University of Edinburgh

Sensory Play and Learning

Presented on Friday, 11 March 2011

The importance of sensory stimulation

Judy Denziloe

  • Exploring the senses:
    • Vision
    • Hearing
    • Touch
    • Smell
    • Taste
    • Kinaesthetic
    • Vestibular
    • Proprioceptive
    • Sense of wonder and magic

    We can use sensory work to help the child

    • Use each sense to its maximum potential
    • Combine information from each sense to gain more understanding of their world
    • Have new sensory experiences they may be unable to find for themselves
    • Learn to filter out sensory messages that are not important

    Sensory work is a powerful tool and must be used with care!

    • Don't bombard the child with lots of sensory stimuli at once
    • Be sensitive and observant – is the child enjoying the sensations or becoming distressed, bored or withdrawn?
    • Allow time for the child to experience the sensation, without distractions

    Seeker or Avoider?

    Sensory seeker

    • Not enough sensation (hyposensitive)
    • Need more

    Sensory defensive

    • Too much sensation (hypersensitive)
    • Need less

  • From passive to active use of the senses



  • Seeing
  • Hearing
  • Being touched by fabrics
  • Breathing in smells
  • Tasting


  • Looking
  • Listening
  • Feeling and exploring
  • Sniffing to get the smell
  • Actively savouring and discriminating between tastes

Early interaction skills

... the building blocks of later play, leisure and social skills

different items

Multisensory environment - Uses

  • A laboratory where we can control the environment, remove distractions and interruptions, introduce various stimuli and observe the result - what does she like,
    what can he see/hear, what combination of effects works for them?
  • A quiet, comfortable area for relaxation and 'chilling out'.
  • A stimulating environment which encourages alertness and concentration.
  • Specific aims for people with autism - calming down, increasing arousal levels or
    creating small safe places.
  • A play and leisure facility.
  • A place for clients and enablers to share enjoyment and communication as equals.
  • A safe space to put the principles of Intensive Interaction into practice.
  • A learning environment which supports and extends curriculum activities.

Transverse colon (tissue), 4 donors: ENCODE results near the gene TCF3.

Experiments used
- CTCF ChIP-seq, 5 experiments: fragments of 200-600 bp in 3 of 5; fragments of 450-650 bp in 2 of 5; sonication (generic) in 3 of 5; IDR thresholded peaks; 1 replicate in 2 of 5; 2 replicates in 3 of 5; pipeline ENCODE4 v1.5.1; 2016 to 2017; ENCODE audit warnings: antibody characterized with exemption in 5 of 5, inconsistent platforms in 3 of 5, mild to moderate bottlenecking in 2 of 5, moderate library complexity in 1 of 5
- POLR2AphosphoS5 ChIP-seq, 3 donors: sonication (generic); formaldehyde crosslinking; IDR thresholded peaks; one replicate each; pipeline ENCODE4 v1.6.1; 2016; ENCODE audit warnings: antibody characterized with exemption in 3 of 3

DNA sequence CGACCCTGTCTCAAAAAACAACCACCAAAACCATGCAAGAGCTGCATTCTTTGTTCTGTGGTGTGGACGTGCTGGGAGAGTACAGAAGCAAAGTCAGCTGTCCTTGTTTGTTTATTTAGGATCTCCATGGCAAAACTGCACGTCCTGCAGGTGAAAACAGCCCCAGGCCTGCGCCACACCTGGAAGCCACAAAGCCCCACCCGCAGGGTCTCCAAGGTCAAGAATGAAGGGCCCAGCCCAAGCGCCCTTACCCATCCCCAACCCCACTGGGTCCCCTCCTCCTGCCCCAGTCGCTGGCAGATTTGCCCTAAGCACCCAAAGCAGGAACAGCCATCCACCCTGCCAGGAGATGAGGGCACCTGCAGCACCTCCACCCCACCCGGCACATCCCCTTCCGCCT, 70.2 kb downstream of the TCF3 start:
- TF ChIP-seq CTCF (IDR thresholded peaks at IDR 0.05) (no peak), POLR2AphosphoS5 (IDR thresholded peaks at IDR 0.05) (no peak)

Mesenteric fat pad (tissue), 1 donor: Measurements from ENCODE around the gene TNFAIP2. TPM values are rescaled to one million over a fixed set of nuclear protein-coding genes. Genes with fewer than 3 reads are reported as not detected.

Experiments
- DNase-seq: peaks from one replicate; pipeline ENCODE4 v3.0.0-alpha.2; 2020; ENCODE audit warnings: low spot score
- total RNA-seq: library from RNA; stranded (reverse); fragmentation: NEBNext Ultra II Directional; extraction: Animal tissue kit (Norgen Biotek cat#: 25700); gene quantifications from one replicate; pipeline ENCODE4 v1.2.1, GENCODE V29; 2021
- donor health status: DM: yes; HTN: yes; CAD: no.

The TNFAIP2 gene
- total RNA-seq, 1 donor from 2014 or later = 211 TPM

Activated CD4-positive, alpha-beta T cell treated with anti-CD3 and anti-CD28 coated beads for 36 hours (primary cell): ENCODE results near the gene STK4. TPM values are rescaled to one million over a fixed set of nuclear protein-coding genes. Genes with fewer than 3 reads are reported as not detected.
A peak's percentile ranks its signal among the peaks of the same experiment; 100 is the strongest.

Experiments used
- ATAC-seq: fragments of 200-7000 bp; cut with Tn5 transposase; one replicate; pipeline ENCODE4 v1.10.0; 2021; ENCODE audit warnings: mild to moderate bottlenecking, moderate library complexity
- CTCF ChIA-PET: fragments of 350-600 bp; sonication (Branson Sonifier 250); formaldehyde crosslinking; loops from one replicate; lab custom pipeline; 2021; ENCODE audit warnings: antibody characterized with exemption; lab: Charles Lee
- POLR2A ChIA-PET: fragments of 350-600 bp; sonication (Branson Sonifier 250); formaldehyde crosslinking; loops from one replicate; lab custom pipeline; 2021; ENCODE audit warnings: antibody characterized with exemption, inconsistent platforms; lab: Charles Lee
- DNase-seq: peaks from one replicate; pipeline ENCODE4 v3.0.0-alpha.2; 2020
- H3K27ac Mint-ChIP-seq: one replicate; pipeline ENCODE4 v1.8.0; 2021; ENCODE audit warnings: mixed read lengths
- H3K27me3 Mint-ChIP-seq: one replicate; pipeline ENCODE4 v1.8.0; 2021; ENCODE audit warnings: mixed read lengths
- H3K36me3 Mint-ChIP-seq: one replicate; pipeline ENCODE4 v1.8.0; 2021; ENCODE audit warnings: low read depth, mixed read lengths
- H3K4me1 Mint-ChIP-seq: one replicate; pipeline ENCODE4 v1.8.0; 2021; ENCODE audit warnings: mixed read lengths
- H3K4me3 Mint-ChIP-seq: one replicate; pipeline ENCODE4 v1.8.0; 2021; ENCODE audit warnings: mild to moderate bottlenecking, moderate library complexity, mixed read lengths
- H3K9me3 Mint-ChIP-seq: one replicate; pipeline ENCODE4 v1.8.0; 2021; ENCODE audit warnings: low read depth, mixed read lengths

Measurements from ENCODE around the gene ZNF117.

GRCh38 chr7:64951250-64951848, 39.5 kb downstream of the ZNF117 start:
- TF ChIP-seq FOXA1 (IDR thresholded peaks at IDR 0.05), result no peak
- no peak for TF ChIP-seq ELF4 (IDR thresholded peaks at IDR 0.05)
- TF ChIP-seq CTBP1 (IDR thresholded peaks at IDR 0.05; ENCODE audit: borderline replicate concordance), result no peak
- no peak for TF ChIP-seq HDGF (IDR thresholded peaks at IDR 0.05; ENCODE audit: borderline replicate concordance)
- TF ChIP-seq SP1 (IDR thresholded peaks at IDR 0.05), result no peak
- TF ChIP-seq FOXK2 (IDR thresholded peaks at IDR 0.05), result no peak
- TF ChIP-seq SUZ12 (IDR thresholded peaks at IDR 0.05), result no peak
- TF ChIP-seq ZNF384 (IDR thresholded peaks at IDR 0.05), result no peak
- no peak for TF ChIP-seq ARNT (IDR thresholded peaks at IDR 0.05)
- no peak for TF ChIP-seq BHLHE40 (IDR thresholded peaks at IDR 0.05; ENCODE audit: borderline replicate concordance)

• A place to learn about cause and effect, switch operation, gaining control and making choices.
  • A performance space for sensory storytelling and theme work.

Ground rules for using the multisensory environment

  • It is not a dumping ground, or a place to chat to colleagues about what you watched on television last night.
  • It is an enriched environment which supports our interactions with clients and facilitates their interactions with their world and the people in it.
  • The equipment does not do the work!
  • We - workers, parents, carers - are the most important resource in the sensory
    environment, but we are not there to be the Butlin's Redcoat or entertainer.
  • We are the enabler, facilitator, observer - assisting the person we are supporting to
    access the sensory environment.
  • We do not go into the multisensory environment and switch everything on.
  • We ensure that the multisensory environment is a clean, pleasant place to be, and that everything works appropriately and reliably.

Going portable

  • Sensory in a Suitcase (Sensory Plus)
  • Sensory Trolley (Mike Ayres Design)
  • Do it yourself storage

going portable

Structuring sensory sessions
Clear the decks!

  • Visual environment
  • Sound environment
  • Are we distracting?

Starting the session

  • Objects of reference
  • Smell reference
  • Reduce light levels gradually
  • Starting ritual

The middle bit!
There are various ways of structuring the session:

  • Sensory routines, eg; TacPac
  • Themes
  • Sensory stories

sensory story

Ending the session

  • Bringing the light back to normal levels
  • Ending ritual
  • Collection of little sensory items to take back into the 'real' world


Developing sensory stories

  • General interest in sensory work
  • True inclusion

Making sensory stories

Item Visual Sound Touch Smell

Title: Rainbow Fish
Container: Blue cloth bag with fish shapes sewn on

Item Visual Sound Touch Smell
Fish puppet
Wind chime    
DIY Feely
  DIY Feely
Starfish     Real
Fish gives
away his
Fish and
little fishes
Fish and
little fishes